The recent fifth-year anniversary of the tsunami that destroyed over 200,000 lives in Asia (a disproportionate number of whom were children), besides raising anew the problem of evil for theists, served as the catalyst for my thoughts.  In its wake, as is typical with any natural disaster, we heard from various believers of all stripes that their god had caused it as a form of punishment for…well, take your pick among a smorgasbord of reasons: failure to pray the required 5 times a day, abortion, immoral sexual practices of tourists, Swedish “hate crime laws” against the Gospel, etc.  Any one of those reasons could be true, or none of them, or all of them.  The point is, under theism, we would never know, because we’re dealing with a personality whose designs, goals, and plans are almost completely, if not wholly, hidden from us.  And it’s not just tsunamis or other natural disasters this pertains to, but to any event or occurrence.  Was it the will of the god that my mother got cancer?  That the plane crashed, but only two survived?  That I lost my job?  That the Lakers won?  “God is in control” is what the theists tell us.  Ok then, but to what extent?  Down to every last motion of every single atom?  The occasional miracle or smiting?  And what of the role other supernatural entities, like demons or djinns, play?  Theists cannot answer these questions with any sort of confidence.  Anything and everything could have a hidden hand behind it, for reasons we can only grasp at, like straws.  Such is the existential blindness theism inevitably leads.  No wonder believers are admonished to simply “Trust in the Lord.”  They have no choice.  Theism reduces us to puppets whose strings are invisible to us, in a show whose script we can only dimly perceive, if at all.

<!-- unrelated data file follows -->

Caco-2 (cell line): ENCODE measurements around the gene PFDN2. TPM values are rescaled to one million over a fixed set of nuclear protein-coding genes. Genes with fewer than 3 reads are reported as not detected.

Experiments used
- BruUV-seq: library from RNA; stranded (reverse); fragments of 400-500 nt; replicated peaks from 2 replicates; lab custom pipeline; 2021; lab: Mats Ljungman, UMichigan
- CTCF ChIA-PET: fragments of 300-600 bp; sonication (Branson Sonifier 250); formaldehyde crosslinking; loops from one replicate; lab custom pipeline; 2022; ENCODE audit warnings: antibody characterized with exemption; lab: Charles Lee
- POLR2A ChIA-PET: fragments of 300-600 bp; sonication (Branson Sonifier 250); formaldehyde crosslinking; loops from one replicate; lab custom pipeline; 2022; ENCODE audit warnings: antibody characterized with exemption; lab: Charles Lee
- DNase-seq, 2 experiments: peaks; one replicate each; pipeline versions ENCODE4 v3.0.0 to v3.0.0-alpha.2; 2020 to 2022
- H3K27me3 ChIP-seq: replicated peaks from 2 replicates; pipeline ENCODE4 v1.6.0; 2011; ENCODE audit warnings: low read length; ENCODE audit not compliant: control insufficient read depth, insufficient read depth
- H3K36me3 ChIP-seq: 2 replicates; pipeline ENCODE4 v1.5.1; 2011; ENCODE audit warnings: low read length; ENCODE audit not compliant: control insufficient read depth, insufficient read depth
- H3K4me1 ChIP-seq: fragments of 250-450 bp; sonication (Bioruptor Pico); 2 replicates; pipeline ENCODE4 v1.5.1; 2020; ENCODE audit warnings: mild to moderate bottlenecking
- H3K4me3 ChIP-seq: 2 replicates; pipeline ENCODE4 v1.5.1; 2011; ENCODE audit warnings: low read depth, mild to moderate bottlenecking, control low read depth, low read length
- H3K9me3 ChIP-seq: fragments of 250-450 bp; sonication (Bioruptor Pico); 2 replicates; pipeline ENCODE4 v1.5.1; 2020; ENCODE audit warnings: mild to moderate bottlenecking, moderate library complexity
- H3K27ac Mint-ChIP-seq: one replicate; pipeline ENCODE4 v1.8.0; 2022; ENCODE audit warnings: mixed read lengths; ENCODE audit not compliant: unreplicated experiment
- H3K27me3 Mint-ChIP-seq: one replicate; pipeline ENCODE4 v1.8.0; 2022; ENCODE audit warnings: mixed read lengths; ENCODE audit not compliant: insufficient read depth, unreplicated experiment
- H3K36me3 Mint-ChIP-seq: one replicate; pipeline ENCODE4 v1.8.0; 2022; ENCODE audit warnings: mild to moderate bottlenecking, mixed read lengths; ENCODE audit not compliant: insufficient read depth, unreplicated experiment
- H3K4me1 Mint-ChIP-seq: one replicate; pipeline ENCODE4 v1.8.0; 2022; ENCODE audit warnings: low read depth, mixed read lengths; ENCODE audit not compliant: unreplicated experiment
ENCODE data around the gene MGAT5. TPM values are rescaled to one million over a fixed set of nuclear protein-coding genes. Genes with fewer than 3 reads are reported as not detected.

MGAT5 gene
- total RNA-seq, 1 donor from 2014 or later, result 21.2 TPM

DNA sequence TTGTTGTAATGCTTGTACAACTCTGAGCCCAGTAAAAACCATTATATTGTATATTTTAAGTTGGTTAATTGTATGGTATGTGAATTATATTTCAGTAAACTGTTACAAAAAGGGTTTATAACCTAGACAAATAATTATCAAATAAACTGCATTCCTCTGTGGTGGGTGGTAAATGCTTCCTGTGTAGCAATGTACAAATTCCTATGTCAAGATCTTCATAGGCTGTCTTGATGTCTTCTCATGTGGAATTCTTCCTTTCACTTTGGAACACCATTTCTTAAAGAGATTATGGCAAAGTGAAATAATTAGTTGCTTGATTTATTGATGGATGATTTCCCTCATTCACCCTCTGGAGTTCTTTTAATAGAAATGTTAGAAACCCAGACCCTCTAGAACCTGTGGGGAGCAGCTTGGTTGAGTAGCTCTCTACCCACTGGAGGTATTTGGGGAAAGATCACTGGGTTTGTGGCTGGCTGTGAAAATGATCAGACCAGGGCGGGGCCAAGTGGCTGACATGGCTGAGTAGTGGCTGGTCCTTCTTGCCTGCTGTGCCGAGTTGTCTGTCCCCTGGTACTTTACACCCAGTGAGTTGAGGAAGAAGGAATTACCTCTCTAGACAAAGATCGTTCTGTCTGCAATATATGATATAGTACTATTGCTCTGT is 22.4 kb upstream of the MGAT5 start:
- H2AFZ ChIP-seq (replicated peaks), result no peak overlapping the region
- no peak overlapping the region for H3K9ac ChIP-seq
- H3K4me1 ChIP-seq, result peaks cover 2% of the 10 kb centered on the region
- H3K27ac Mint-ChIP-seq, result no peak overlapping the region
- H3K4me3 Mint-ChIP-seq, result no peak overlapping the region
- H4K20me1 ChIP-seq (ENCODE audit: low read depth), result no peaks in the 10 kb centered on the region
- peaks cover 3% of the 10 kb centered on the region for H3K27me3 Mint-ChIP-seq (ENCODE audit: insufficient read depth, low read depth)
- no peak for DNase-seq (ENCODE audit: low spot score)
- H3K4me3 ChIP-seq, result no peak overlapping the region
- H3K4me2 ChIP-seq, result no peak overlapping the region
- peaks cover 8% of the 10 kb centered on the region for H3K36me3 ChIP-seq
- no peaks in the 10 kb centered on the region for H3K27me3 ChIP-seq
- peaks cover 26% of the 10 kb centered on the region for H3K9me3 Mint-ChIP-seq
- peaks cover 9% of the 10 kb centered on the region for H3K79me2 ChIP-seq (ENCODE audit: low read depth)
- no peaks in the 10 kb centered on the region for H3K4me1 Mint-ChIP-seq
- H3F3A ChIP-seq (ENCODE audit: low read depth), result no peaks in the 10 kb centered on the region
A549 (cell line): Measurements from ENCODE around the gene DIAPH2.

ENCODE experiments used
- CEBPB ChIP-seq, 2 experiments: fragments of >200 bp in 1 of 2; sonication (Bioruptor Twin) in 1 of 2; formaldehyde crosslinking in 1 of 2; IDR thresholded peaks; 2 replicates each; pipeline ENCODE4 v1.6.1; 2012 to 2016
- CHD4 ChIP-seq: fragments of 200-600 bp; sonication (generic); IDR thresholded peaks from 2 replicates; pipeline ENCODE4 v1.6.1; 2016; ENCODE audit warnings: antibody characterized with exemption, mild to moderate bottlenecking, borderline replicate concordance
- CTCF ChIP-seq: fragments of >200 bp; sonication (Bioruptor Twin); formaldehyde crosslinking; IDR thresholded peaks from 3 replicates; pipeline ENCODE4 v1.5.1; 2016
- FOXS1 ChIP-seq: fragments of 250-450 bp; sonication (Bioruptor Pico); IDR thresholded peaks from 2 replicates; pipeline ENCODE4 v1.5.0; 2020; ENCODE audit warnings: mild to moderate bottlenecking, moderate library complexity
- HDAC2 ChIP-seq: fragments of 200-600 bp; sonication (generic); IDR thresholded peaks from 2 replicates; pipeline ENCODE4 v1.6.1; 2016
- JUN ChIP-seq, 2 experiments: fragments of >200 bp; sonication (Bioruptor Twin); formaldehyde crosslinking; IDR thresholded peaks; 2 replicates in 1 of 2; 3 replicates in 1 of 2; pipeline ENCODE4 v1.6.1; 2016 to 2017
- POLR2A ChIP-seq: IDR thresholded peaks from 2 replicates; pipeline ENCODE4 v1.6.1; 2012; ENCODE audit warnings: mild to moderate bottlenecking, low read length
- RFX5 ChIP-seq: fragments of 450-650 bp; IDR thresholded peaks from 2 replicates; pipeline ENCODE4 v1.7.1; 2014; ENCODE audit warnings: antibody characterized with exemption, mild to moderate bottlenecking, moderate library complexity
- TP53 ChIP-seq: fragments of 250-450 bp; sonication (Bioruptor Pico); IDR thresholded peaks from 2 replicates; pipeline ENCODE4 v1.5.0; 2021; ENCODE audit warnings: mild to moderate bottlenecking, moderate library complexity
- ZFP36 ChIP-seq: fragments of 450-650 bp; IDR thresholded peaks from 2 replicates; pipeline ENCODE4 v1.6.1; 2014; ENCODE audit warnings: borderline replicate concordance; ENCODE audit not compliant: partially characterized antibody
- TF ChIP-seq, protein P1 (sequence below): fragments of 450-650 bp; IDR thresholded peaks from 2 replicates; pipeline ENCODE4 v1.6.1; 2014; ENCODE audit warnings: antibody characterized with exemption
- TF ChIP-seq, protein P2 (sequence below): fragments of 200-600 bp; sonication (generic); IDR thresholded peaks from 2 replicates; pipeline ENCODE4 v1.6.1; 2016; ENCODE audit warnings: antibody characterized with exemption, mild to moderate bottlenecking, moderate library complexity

It wasn’t so long ago that the world was governed by the belief in divine fatalism; things were they way they were because that’s the way they were ordained.  Needless to say, the reasonable position to take in light of such a belief—nah, the duty— was obliging acceptance.  After all, who were you, puny mortal, to oppose your god’s will?  (More cunning individuals justified their actions as carrying out their god’s will).  Little wonder, then, that human progress advanced at a snail’s pace.  But when a few brave individuals began to propose completely natural explanations for life’s routines—essentially curtailing the hand of a god—did humanity make huge strides in its welfare and understanding.  This new paradigm has proved enormously beneficial for our species, but it has been largely resisted by theists, who correctly identify it as a threat to god-belief.  If our lives are what we make it, if we can control, direct, remedy, explain, or predict aspects of our existence through our own means, then our need for and dependence on a deity is rendered practically moot.